Care for Sprains

Hilliard Pediatrics, Inc. - Dr. Tim Teller, MD


Introduction


Sprains are soft tissue injuries. The soft tissues often involved are muscles, ligaments, and tendons. Sprains occur when these parts of our body are over-used or over-stretched. Two common sprains are ankle sprains and wrist sprains. If you are told by the doctor that your child has a sprain, you can be reassured that the doctor does not feel that there is a broken bone (fracture) present.


Expected Course


Depending on the severity (seriousness) of the sprain, these injuries usually gradually improve over 1-4 weeks time. See the care instructions below. It is important to remember that any re-injury or further damage to the sprained area will extend the time it takes to heal. 


Care Instructions


Remember the word "PRICE." The letter P stands for PAIN control. The letter R stands for REST. The letter I stands for ICE. The letter C stands for COMPRESSION. The letter E stands for ELEVATION.

PAIN CONTROL. It is fine to use ibuprofen (Motrin® or Advil®) or acetaminophen (Tylenol®) for pain control with sprains. These medicines may be continued for as long as the pain is present, but should be used as needed according to their normal dosing schedule.

REST. If the sprain is to heal, it needs rest. Strenuous activities should be cut back until the pain and swelling decrease. Ask the doctor if your child should be excused from gym activities at school. If so, we will provide you with a doctor's excuse. Some sprains of the ankle or knee require the use of crutches. If recommended or prescribed, your child should use them essentially whenever they need to move about. This allows the sprained part to get the rest that it needs to heal. Crutches are widely available for sale at pharmacies and some grocery stores.

ICE. Cooling down the area helps reduce both pain and swelling. As soon as possible, ice should be applied to the injured part. You may use a cold pack (available over-the-counter) or a plastic bag filled with small ice cubes or ice chips. In order to protect the skin over the sprained area, it is best to place a thin towel or cloth between the ice pack and the sprain. Ice should initially be applied for 30 minutes. Afterwards, apply it for 20- 30 minutes at a time 2-3 times a day for 3 days. If the skin becomes painful from the cold, remove the ice. Also, if the ice is left on for longer than 30 minutes at a time, the ability for the swelling to decrease is lost and the swelling may actually rebound back. After the first 3 days, the pain may improve by applying heat instead of ice. This can be accomplished by using a heating pad or towels soaked in warm to hot water then wrung out.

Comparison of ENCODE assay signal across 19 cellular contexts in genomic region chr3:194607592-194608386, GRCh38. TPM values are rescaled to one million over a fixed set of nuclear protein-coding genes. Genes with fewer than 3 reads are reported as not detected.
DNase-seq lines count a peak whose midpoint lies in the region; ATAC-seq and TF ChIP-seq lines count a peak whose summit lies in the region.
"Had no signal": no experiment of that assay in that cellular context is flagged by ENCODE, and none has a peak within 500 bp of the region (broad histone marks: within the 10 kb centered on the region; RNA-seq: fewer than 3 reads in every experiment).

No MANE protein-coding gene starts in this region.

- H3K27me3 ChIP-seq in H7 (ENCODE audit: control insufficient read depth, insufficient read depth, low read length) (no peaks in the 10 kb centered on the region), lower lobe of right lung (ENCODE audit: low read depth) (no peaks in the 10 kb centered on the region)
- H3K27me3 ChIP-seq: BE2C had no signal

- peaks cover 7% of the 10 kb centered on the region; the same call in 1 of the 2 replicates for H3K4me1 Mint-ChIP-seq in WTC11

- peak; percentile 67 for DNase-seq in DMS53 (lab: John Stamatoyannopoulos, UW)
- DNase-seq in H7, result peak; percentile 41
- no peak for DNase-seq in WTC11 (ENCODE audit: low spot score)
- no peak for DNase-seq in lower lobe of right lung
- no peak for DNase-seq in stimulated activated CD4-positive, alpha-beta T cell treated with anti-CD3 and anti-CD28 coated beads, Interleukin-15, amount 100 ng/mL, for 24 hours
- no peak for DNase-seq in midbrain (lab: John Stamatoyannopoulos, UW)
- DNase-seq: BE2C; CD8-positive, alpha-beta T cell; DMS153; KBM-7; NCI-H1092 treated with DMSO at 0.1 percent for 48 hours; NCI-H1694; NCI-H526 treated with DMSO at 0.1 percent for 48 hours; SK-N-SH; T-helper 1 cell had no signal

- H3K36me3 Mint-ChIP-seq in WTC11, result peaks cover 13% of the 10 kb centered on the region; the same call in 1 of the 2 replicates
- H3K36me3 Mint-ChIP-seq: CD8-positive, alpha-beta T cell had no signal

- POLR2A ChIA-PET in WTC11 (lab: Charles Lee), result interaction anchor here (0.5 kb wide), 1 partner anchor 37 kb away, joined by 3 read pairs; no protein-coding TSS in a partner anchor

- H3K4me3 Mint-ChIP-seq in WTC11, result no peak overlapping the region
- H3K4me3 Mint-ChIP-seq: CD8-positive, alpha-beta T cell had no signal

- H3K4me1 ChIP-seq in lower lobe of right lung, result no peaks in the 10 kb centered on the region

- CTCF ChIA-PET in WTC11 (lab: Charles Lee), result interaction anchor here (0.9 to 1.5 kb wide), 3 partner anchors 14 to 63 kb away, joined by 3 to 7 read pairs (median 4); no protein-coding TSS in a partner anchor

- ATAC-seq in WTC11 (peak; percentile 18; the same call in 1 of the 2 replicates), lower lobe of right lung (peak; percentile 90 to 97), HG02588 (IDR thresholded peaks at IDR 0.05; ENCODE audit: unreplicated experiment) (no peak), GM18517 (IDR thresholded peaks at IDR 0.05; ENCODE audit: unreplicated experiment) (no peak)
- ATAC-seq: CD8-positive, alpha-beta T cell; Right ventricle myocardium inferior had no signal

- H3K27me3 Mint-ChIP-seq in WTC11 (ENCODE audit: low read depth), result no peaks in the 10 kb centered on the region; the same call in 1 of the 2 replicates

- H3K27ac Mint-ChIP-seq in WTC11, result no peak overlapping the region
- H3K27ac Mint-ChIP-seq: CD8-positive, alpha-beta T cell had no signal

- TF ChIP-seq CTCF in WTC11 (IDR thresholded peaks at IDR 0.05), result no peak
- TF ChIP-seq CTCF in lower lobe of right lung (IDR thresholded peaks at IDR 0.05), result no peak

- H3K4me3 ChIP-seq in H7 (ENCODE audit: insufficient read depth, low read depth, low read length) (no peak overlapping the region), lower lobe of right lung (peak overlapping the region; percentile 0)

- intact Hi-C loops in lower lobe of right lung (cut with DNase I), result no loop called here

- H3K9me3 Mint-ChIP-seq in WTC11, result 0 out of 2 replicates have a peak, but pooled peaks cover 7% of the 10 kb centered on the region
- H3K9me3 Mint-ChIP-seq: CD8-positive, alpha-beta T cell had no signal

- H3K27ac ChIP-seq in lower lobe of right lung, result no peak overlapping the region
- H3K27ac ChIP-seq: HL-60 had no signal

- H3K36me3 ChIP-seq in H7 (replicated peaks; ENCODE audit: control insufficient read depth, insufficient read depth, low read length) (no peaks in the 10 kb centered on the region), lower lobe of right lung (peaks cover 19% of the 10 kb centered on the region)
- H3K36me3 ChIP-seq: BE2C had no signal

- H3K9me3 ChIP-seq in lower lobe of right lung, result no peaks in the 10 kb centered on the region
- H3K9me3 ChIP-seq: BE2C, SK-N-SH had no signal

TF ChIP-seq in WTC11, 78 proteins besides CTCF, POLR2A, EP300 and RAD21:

COMPRESSION. The swelling that occurs at a sprain can be controlled by wrapping the area with an elastic bandage (Ace® Wrap, which are available over-the-counter). These may be worn regularly after the injury until the sprain is healed. The compression from the elastic bandage also helps support the area as your child’s sprain heals. This often allows the affected area (wrist, ankle, etc.) to return to more normal use while still giving some support.

ELEVATION. Keeping the sprained area elevated during the time there is still pain and swelling helps the area heal. Allowing the wrist or ankle to remain elevated helps decrease the swelling and the discomfort. A sprained ankle can be kept elevated on a chair, the couch, etc. when one is seated. One should try to keep a sprained wrist elevated above the elbow.


When Do We Need to Check an X-ray of the Area?


  • Being able to use the area normally with minimal pain is a good sign that the area is sprained without a broken bone (“fracture”). If one cannot comfortably take 3-4 steps on an injured ankle or gently move the wrist, we are more concerned that a fracture may have occurred -- especially if there is significant swelling and bruising at the site of the injury. During regular business hours, we can arrange for an x-ray through the Nationwide Children’s Hospital Close To Home Centers (in Hilliard, Dublin, and other suburbs around Columbus). After-hours or if we strongly suspect a more serious injury or fracture, we will refer to Nationwide Children’s Hospital Urgent Care centers or Emergency Department.
  • When we order an x-ray, if a fracture is found on the x-ray, your child will need to be seen for further treatment. That treatment is most commonly casting to stabilize and protect the area so that the broken bone(s) heal. Occasionally, surgery is required to set or stabilize the bones so that they can heal properly. If the information we receive about the x-ray makes us believe the broken bone can be treated at Nationwide Children’s Urgent Care, we will refer you there for that treatment. More complicated broken bones will need to be treated at Nationwide Children’s Emergency Department. Another option is to be seen at the office of an orthopedic surgeon that day. However, we find that is difficult the day we discover the broken bone.

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